Recurring business expenses should be examined on a micro-level to identify potential cost-saving measures, as minimizing overhead costs can positively impact your law firm’s performance. For example, does your Miami branch of 30 employees really need a 7,000 square-foot office, or can it perform just as effectively with less space?
The KPIs below address these operational areas and also reveal the marketing and business development teams’ impact on profitability, especially when management is considering cutting or increasing budgets for these departments.
- Total exposure by client matter or group
- Total number of calendar days invested (sum of days in WIP and AR)
- Total $ WIP, AR, plus hard and soft costs per client matter or group
- ROI/Utilization of space
- Revenue per square foot by location
- Overhead factor
- Overhead expenses expressed as percentages of revenues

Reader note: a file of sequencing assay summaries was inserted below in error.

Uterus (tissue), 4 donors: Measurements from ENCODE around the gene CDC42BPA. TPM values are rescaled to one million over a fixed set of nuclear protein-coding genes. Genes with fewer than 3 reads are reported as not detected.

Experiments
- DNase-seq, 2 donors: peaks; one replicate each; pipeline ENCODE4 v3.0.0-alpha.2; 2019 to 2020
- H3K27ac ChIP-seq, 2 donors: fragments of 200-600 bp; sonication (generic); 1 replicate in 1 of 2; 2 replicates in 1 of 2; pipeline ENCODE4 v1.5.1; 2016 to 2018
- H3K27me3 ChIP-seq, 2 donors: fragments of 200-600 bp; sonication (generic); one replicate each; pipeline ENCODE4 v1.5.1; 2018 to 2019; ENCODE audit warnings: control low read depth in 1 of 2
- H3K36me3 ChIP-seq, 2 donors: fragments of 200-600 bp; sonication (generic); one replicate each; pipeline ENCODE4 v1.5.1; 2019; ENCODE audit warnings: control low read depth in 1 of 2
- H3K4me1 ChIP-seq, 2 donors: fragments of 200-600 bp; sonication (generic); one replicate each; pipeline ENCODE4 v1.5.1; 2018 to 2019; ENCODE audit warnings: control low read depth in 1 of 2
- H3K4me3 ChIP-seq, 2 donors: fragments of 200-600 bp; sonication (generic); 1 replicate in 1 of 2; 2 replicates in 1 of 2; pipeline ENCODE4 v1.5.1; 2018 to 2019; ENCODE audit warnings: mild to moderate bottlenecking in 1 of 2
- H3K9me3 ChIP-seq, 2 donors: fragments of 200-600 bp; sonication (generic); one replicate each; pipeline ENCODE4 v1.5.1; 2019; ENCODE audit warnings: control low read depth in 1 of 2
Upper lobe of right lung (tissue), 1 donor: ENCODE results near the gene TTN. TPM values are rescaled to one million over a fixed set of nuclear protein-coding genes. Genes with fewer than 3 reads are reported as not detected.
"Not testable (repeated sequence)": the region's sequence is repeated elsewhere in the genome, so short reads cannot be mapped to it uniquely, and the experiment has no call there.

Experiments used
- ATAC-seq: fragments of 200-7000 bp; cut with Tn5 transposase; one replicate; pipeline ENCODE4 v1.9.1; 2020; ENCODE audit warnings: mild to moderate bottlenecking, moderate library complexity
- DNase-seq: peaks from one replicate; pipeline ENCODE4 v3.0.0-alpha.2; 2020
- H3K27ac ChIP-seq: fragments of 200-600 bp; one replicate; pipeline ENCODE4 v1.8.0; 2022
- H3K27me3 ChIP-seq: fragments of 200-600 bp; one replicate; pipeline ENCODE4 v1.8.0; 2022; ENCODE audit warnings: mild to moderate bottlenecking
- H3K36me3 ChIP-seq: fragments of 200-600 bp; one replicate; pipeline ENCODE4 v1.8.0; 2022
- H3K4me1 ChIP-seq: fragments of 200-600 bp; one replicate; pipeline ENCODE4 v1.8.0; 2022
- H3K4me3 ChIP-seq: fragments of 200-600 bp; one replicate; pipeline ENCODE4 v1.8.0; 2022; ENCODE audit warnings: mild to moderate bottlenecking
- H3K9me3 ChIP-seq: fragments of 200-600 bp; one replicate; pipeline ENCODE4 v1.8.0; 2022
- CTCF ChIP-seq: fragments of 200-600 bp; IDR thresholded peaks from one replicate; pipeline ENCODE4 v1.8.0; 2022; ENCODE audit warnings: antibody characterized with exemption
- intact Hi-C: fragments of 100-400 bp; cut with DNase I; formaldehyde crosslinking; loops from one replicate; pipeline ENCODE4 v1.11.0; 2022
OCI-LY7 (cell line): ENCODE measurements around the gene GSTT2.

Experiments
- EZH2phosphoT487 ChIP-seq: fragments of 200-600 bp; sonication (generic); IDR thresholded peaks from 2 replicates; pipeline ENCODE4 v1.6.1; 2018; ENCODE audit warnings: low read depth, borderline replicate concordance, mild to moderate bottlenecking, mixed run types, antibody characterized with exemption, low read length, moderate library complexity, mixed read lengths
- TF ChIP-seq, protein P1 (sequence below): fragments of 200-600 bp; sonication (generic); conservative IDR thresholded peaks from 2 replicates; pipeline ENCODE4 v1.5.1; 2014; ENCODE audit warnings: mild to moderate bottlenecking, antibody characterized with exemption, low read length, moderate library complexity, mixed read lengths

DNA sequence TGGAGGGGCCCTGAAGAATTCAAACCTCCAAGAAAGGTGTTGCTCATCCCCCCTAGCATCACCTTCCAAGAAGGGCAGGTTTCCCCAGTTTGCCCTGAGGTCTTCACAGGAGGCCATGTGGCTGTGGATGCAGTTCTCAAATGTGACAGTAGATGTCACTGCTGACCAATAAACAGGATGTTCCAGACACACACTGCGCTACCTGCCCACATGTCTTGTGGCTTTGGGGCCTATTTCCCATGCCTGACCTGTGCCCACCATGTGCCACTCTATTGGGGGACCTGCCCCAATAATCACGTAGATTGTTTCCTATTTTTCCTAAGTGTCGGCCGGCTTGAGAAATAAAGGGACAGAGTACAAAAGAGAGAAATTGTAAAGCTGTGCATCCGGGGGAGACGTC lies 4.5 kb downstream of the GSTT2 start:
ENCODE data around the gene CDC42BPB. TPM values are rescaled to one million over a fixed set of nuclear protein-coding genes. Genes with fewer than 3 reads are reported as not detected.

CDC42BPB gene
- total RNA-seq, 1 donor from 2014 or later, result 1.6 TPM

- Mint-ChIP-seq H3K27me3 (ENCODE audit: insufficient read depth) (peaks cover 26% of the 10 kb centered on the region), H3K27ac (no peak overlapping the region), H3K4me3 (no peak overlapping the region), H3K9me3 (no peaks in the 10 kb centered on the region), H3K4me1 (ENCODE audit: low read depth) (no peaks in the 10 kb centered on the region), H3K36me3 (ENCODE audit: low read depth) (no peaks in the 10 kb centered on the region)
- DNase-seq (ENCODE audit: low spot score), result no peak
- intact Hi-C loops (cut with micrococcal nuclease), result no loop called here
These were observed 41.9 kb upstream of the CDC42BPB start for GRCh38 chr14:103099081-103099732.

- Marketing spend
- Ratio of total marketing spend to total fees billed
- Business development spend
- Ratio of business development spend to total fees billed or prospect pipeline
- Tip: This may be more useful to benchmark by practice area, attorney or office
Taking Action with New Insights
When tracked properly, KPIs can help partners better comprehend their law firm’s profitability and provide actionable insights to guide strategic and operational business decisions. Proactively establishing and determining KPIs can help you discover answers to complex business questions, in addition to maintaining a competitive edge. Measuring and examining KPIs on a micro-level may be daunting at first, but keeping business goals and profitability in mind can provide the extra “push” to spur change beyond the boardroom.
Steven A. Davis, CPA, is an entrepreneurial services principal at Kaufman Rossin, one of the top 100 CPA and advisory firms in the U.S. Steve can be reached at email@example.com. Tyler Quinn, CPA, CISA, is an assurance and advisory services principal at Kaufman Rossin. Tyler can be reached at firstname.lastname@example.org.
The views expressed in the article are those of the authors and not necessarily the views of their clients or other attorneys in their firm.